Home > Profiles

Squamish Project Pride is This Weekend – Here’s the Story

Organizer Michelle LeBlanc says, "My hope is that people will get a chance to connect with other 2SLGBTQ+ climbers, learn some new bouldering skills from the workshops, and have an enjoyable day"

Long time west coast climber Michelle LeBlanc has been busy organising the first Project Pride event which will take place this weekend. The event is open to 2SLGBTQ+ Community and Allies. There will be bouldering and injury prevention clinics, a bouldering comp, dinner and an after party. The first-of-its-kind experience aims to bring a community of climbers together to celebrate the sport, inclusion and diversity. We touched base with LeBlanc at the beginning of summer. More information here.

What is Project Pride? Project Pride is a day-long outdoor bouldering event that will take place at the beautiful boulders in Squamish, BC. It’s an opportunity for 2SLGBTQ+ individuals to connect, build community, crush boulders, and pick up some new skills with workshops happening both in the morning and afternoon. Registration ($80CAD) to the event includes food and snacks throughout the day (breakfast, lunch, dinner), workshops, swag bag, prizes, mini ‘scramble’ comp, more prizes, and an after-party.

What motivated you to start Project Pride? When I first started getting into climbing, I slowly began noticing that I was usually the only queer person around. For the most part, I didn’t mind. Eventually, when I met other boulderers or climbers that were also queer, it made me feel a lot less alone because we could relate to our experiences in a super meaningful way. These people added something different but comfortable to my already awesome climbing social network. The idea for Project Pride was in my head for Summer 2021 but there were still so many COVID restrictions that I put the idea on the back burner until travel was a bit more feasible. My friend Kyle Horvath, who is the current President of Pride Squamish, and many other friends had really encouraged me/forced me to just make it happen, and now it’s turned into a positive thing already.

Michelle LeBlanc. Photo by Jake Scharfman

How important are events like Project Pride in the climbing community? Primarily, I think that it’s a really important step to create a sense of community and to maybe help some people feel less isolated. Overall, I think that climbers are mostly welcoming humans; at least I’m lucky that that’s been my experience. When you think about representation and visibility though, there is a significant lack of open and ‘out’ 2SLGBTQ+ professional climbers or outdoor mountain athletes in general. We have some American climbers that have stepped up to share their experiences in very recent years. Visibility within a sport like climbing is super important to any minority group because it helps give a deeper sense of belonging. From my own experience, it really sucks to have to hide or be discreet about aspects of your life that you think might make people feel uncomfortable or worst, if you KNOW it will make people feel uncomfortable. For example, I never really know if telling someone that I date women will make them feel uncomfortable around me. At this point, I don’t really care, but it’s always in the back of my mind, especially since I live in a rural town, not a big urban centre.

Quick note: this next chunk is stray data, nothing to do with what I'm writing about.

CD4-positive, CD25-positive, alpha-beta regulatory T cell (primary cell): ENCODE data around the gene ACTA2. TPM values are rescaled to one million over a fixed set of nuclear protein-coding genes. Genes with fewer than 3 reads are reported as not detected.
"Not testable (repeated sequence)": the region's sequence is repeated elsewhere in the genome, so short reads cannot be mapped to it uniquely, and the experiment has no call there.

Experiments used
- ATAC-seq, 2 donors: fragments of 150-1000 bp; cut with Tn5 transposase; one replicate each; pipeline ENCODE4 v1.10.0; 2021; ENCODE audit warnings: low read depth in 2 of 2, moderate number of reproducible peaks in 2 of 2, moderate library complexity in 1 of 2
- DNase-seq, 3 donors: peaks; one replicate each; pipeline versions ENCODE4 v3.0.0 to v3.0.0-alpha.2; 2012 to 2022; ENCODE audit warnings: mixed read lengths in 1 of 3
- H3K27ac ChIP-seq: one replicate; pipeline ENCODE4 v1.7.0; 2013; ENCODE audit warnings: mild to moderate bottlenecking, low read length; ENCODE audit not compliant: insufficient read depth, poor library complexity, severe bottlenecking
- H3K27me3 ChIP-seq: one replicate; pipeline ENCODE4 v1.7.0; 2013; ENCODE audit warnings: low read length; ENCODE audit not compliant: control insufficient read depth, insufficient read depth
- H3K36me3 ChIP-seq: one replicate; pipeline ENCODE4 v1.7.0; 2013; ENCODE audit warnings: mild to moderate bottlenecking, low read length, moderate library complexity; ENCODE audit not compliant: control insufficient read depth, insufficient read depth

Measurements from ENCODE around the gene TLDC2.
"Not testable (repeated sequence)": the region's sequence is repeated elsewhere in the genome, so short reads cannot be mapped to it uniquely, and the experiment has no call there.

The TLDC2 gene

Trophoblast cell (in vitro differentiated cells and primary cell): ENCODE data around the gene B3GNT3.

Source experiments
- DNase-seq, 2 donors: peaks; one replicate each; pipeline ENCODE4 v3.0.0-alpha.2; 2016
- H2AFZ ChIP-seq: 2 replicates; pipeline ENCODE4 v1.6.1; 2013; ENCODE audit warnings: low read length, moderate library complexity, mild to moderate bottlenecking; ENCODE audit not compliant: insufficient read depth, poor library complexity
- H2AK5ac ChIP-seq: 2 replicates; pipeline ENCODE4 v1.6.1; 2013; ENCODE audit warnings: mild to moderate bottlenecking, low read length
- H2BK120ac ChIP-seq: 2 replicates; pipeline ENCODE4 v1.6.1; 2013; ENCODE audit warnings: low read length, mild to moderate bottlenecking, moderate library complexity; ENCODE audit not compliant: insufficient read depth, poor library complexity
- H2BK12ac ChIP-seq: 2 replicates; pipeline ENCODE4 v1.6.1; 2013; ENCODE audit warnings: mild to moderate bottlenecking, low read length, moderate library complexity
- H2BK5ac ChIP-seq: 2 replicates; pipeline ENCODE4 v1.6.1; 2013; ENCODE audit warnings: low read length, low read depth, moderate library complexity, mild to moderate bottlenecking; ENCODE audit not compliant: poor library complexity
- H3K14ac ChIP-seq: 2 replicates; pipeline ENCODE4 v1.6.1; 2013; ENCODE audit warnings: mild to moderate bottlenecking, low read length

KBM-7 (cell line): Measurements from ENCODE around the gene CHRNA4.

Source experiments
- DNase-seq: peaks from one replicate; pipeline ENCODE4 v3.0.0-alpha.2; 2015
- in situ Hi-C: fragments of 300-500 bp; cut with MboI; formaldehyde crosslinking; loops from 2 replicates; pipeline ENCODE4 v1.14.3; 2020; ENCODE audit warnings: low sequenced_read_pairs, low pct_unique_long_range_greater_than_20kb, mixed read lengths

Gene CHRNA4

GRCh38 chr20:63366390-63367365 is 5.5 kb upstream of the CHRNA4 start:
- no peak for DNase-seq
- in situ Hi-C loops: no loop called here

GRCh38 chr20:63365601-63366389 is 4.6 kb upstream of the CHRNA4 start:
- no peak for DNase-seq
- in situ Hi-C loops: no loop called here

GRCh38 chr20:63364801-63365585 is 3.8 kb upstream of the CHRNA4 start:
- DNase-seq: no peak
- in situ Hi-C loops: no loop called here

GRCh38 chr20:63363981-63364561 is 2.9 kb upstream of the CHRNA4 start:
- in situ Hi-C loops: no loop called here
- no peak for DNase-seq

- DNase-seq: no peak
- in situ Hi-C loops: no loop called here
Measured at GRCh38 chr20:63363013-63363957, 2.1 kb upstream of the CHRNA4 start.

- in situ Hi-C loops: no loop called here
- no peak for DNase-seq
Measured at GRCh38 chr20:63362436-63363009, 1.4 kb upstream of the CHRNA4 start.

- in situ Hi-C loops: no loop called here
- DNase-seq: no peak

What are some positive changes that you’ve seen in climbing over the past few years? I’ve seen a good range of initiatives to help women, BIPOC and local Indigenous communities feel more included in the climbing world. These initiatives range from: festivals like Flash Foxy in the US; crag days with Belay All; Indigenous climbing sessions in Calgary that are led by my friend Krissy Blakney; BIPOC guided climbing days with Colour the Trails; and adaptive climbing opportunities. These are just a few examples from the past few years that I’ve seen, and I think it’s been an organic progression since climbing has become quite popular around the world, especially after the 2021 Summer Olympic Games. I’ve also seen more people talk openly about their experiences as minorities – both negative and positive ones. That’s why continued visibility and encouraging initiatives like events, festivals, and opportunities to create community are important.